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Britain announces tax raise on tech giants from 2020

US Rep. Ilhan Omar (D-MN) (L) talks with Speaker of the House Nancy Pelosi (D-CA) during a rally with fellow Democrats before voting on H.R. 1, or the People Act, on the East Steps of the US Capitol on March 08, 2019 in Washington, DC. (AFP photo)
British Chancellor of the Exchequer Philip Hammond poses for pictures with the Budget Box as he leaves 11 Downing Street in London, on October 29, 2018, before presenting the government's annual Autumn budget to Parliament. (AFP photo)

Britain’s Chancellor of Exchequer Philip Hammond has announced that tech giants like Google, Facebook and Amazon will pay more taxes of more than $500 million a year from 2020.

Announcing his annual budget on Monday, Hammond, who is the top finance and economy authority in the United Kingdom, said new sales tax, dubbed “digital services tax”, will be imposed on US technology firms from April 2020.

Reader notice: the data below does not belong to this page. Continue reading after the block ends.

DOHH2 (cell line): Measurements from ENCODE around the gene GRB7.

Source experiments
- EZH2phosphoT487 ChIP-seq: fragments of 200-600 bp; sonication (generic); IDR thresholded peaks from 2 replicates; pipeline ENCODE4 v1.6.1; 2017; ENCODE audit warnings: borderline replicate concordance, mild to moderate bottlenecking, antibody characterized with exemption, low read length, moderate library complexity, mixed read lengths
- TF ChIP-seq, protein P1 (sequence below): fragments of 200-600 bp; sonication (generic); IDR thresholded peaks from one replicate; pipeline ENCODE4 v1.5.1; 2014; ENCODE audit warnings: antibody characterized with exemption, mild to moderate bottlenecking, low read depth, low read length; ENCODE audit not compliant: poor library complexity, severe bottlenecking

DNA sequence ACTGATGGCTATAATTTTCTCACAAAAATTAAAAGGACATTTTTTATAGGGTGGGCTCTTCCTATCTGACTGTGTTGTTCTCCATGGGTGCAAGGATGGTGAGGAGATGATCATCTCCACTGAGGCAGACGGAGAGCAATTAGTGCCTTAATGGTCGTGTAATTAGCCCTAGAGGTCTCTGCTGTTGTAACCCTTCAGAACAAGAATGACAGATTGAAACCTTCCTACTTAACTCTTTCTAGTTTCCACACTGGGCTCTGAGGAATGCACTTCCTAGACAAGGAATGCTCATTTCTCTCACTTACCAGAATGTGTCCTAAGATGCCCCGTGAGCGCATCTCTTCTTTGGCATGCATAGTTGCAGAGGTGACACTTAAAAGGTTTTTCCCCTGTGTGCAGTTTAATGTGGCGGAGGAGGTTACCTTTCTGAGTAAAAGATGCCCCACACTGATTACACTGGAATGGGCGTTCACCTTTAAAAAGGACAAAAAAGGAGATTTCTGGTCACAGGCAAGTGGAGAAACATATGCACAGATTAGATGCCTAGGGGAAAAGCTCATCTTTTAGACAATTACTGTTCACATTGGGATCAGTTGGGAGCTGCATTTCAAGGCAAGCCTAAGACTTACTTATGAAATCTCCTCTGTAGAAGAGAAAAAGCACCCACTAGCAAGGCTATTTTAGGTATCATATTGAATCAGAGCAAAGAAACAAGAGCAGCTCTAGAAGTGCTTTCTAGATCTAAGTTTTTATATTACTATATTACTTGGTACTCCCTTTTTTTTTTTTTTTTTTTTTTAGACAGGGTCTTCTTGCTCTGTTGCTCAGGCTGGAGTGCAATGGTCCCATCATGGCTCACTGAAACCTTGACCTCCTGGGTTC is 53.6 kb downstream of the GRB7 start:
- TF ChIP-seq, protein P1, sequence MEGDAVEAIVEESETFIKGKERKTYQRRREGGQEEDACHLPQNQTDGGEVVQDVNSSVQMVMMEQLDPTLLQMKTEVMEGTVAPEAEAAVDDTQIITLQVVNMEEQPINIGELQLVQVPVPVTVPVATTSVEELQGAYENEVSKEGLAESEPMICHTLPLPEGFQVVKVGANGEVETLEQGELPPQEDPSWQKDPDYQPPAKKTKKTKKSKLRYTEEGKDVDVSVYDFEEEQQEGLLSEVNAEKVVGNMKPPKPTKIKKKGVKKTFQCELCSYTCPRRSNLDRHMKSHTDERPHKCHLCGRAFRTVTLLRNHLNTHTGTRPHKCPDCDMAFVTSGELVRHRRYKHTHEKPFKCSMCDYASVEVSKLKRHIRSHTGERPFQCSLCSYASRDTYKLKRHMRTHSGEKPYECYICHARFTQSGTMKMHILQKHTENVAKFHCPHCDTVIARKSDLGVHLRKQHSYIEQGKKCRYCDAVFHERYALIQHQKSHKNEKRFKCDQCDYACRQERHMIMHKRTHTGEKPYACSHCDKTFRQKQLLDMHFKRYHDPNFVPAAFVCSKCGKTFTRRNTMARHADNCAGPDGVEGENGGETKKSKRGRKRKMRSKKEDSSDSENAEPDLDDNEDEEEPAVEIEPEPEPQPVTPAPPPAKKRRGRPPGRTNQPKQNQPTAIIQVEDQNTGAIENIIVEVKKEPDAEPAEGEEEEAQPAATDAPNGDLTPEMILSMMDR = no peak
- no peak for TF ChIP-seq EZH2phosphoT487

He said the special tax was meant to make sure “these global giants with profitable businesses in the UK pay their fair share”.

The finance minister said Britain had lost patience with ongoing international discussions for a deal on how to prevent multinational technology companies to avoid tax. He said Britain will unilaterally impose the tax on online firms that make more than £500m a year globally.  

“A new global agreement is the best long-term solution. But progress is painfully slow. We cannot simply talk forever. So we will now introduce a UK digital services tax,” said Hammond, adding “The UK has been leading attempts to deliver international corporate tax reform for the digital age.”

Hammond said the new tax will be a “narrowly targeted” one which could generate up to £400 million annually.

However, the Office for Budget Responsibility, which feeds data for exchequers budget plans, said the new tax could raise a maximum of £30 million from each American company.

Many in Britain, including the opposition Labour Party, had criticized the government for its unfair tax system, saying giant tech companies based in the US were not paying their fair share of taxes in the UK, where they generate a huge income.

In a further blow to online businesses in the UK, Hammond also gave more than $1 billion to small high-street retailers to help them compete against internet businesses.

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